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Call for proposals: Determining Information Credibility and Trustworthiness

This blog post was coauthored by Patricia Ullmer, AHIP, and Amanda Haberstroh, AHIP.

The Medical Library Association Books Panel is seeking author(s) and/or editor(s) for a book related to determining the credibility and trustworthiness of information. The panel also welcomes a book that contributes to the discussion on the information-seeking behavior of major user populations. How does this behavior guide teaching practices?  (Example, if nurses are known for seeking answers from their peers instead of seeking answers from information resources, then what teaching methods should be used that resonate with the culture of nursing community?)  What teaching methods are more effective for specific user populations? 

Chapters in this book will provide an overview of types of information and ways to employ critical reasoning skills. This book will also act as a how-to guide for those in libraries who are interested in learning more about applying critical reasoning skills to information and in educating library users on critical reasoning skills, so they are well-informed and well-prepared consumers of information.

Possible chapter topics include:

  • Introduction to notions of credibility, validity, and trustworthiness of information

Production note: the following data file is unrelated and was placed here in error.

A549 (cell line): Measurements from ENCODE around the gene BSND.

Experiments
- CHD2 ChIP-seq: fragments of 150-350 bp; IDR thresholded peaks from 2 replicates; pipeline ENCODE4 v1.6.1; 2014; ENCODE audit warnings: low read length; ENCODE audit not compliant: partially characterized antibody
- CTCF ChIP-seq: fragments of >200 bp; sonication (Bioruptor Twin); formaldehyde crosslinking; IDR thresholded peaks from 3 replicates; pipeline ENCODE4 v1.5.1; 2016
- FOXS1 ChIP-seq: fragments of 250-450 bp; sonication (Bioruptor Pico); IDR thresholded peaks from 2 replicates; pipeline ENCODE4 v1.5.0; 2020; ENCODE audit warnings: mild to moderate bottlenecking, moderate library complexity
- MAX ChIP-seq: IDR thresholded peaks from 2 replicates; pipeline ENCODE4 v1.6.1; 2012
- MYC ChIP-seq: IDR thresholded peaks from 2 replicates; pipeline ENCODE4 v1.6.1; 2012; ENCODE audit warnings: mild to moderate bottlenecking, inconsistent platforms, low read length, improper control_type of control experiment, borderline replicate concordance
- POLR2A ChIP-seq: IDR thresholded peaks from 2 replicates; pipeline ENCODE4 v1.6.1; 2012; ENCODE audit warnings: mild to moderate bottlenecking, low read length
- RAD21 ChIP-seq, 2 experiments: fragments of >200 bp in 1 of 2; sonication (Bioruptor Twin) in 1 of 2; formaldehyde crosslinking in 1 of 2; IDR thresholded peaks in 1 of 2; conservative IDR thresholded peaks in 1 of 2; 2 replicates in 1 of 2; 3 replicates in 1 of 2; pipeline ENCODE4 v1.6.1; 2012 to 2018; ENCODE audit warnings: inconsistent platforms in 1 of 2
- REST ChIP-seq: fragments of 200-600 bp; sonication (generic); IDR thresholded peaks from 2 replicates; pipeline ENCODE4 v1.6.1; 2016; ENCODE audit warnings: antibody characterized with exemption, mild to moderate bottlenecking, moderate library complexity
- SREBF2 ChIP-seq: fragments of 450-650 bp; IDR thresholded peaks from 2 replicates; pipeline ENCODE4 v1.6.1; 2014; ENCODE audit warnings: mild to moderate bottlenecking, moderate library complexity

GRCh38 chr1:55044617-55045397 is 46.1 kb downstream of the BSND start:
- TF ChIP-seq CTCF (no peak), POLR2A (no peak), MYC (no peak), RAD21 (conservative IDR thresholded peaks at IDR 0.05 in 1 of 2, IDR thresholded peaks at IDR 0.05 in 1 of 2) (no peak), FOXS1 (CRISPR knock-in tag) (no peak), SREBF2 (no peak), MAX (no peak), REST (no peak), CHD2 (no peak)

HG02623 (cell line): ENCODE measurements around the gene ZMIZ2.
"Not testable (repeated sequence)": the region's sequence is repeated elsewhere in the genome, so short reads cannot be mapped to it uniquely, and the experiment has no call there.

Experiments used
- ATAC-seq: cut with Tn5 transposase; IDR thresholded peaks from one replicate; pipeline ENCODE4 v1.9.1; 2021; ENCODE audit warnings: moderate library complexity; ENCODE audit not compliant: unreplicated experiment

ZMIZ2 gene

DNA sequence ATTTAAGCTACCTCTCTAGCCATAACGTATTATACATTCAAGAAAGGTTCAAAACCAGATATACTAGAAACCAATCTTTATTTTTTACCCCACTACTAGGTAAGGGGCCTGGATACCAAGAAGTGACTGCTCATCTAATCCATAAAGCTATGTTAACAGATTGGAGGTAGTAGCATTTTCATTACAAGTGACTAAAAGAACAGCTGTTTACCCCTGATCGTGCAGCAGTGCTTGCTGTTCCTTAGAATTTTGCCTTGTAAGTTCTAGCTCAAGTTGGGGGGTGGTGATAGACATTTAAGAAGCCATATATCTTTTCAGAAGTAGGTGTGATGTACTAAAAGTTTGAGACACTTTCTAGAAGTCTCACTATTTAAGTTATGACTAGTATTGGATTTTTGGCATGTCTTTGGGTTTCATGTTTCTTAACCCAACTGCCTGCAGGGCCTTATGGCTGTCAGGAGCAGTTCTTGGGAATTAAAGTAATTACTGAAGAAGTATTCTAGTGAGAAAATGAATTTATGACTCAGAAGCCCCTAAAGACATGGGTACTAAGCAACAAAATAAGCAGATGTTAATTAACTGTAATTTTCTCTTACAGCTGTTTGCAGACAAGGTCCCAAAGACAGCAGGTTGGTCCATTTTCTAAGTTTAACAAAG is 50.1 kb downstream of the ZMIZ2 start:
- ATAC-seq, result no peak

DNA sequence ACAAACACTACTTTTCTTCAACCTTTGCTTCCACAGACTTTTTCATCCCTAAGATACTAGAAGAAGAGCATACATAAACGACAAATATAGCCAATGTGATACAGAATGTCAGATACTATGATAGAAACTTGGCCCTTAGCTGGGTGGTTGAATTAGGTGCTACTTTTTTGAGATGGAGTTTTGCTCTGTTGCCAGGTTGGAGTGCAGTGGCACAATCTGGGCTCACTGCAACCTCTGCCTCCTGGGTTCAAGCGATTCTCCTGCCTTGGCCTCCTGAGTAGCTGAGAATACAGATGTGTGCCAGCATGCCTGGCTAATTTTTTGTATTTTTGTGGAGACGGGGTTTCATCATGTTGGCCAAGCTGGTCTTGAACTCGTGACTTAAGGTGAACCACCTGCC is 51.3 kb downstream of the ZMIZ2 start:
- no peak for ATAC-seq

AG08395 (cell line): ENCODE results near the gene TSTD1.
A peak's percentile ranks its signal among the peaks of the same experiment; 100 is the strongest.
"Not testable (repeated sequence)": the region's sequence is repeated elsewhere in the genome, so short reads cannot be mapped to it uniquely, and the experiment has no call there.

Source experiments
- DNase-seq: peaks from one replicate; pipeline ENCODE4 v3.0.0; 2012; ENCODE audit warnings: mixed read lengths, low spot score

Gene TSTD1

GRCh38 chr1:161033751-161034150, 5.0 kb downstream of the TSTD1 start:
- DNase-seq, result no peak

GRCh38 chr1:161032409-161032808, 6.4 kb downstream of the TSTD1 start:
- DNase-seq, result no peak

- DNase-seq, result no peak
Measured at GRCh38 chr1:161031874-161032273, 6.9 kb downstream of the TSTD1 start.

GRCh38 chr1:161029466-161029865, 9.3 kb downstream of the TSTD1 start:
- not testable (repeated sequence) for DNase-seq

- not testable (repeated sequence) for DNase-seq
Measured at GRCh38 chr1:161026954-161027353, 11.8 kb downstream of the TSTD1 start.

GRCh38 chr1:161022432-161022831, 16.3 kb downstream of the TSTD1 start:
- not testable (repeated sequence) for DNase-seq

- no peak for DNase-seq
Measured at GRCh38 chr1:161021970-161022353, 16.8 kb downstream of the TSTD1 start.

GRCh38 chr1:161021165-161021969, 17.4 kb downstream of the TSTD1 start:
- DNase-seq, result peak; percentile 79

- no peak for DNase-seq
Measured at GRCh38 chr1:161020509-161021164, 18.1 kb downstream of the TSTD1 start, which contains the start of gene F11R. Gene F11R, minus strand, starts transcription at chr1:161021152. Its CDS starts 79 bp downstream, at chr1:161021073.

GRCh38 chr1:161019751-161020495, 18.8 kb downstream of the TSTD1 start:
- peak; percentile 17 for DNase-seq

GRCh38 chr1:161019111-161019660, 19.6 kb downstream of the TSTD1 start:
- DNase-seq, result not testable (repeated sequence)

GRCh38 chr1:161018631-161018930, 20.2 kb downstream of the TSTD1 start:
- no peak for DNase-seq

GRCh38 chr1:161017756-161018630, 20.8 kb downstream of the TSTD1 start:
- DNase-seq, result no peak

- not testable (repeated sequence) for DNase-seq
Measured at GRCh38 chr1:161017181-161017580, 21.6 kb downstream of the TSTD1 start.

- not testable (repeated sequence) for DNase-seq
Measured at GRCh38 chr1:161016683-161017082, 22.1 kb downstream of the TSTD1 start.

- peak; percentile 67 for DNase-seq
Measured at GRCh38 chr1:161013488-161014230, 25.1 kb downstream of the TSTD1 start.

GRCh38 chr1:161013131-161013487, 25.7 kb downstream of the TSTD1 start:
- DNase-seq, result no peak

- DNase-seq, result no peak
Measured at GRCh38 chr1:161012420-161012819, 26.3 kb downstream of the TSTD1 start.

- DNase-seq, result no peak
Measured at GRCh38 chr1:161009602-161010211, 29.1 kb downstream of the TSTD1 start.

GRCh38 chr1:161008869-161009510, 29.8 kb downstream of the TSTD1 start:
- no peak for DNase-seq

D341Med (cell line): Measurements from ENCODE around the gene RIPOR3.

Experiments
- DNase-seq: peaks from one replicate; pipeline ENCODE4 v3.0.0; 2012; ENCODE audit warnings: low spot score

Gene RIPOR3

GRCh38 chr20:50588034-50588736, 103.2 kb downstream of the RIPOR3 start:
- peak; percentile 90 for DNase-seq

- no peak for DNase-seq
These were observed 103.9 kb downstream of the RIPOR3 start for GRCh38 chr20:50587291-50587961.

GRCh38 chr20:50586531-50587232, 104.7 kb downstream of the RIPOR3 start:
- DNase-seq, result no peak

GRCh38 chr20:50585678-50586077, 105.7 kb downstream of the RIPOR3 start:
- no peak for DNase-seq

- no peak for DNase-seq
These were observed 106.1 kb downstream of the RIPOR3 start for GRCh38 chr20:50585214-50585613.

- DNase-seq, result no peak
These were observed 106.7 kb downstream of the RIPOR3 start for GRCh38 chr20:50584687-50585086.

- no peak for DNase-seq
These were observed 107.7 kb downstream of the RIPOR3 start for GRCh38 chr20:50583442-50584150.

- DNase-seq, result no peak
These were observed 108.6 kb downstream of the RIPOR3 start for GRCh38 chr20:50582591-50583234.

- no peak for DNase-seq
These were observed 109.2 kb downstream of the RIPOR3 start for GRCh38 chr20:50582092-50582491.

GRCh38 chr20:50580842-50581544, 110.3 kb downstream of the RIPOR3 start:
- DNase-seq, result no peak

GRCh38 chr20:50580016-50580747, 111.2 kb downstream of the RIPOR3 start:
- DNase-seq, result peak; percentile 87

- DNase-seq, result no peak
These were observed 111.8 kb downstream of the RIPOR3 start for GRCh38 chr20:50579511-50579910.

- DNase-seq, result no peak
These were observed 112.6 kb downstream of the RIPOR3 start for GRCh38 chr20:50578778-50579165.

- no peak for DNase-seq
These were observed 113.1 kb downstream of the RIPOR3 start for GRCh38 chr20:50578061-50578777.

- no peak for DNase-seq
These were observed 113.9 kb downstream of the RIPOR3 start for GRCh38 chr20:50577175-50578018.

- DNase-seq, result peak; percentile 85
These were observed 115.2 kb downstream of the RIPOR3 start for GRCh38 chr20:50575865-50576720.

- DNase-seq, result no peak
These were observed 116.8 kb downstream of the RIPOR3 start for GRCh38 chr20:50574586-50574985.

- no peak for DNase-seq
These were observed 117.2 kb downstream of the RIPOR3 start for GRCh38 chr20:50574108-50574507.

• Determining source credibility
  • Types of information: trustworthy, misinformation, and disinformation
  • Applying critical reasoning skills
  • Teaching critical reasoning skills to college students
  • Teaching critical reasoning skills to nurses
  • Teaching critical reasoning skills in graduate medical education
  • Teaching critical reasoning skills to researchers
  • Teaching critical reasoning skills to the public
  • Common logical fallacies employed in misinformation
  • How to locate sources for credible information
  • And more!

Please consider the list above as a jumping-off point rather than a prescriptive list.  

You may write the book by yourself, or edit the book and seek contributions from other librarians or information professionals.  We describe the submission process at Publish a Book with MLA.  To begin the process, submit your completed Step One form to Jamie Birkner at MLA (jamie.birkner@mlahq.org). If the Step One is approved by the MLA Books Panel and copublisher, you will be asked to submit a Step Two. If you have questions about serving as the editor or the author of the entire volume, please contact Jamie Birkner. We cannot consider contributions of individual chapters at this time. 

Do you have an idea for a book on a topic other than information trustworthiness?  The Books Panel welcomes proposals on any topic likely to be of interest to health sciences librarians; simply fill in the Step One form and submit it to jamie.birkner@mlahq.org.  More information on the publication process is available at Publish a Book with MLA

 

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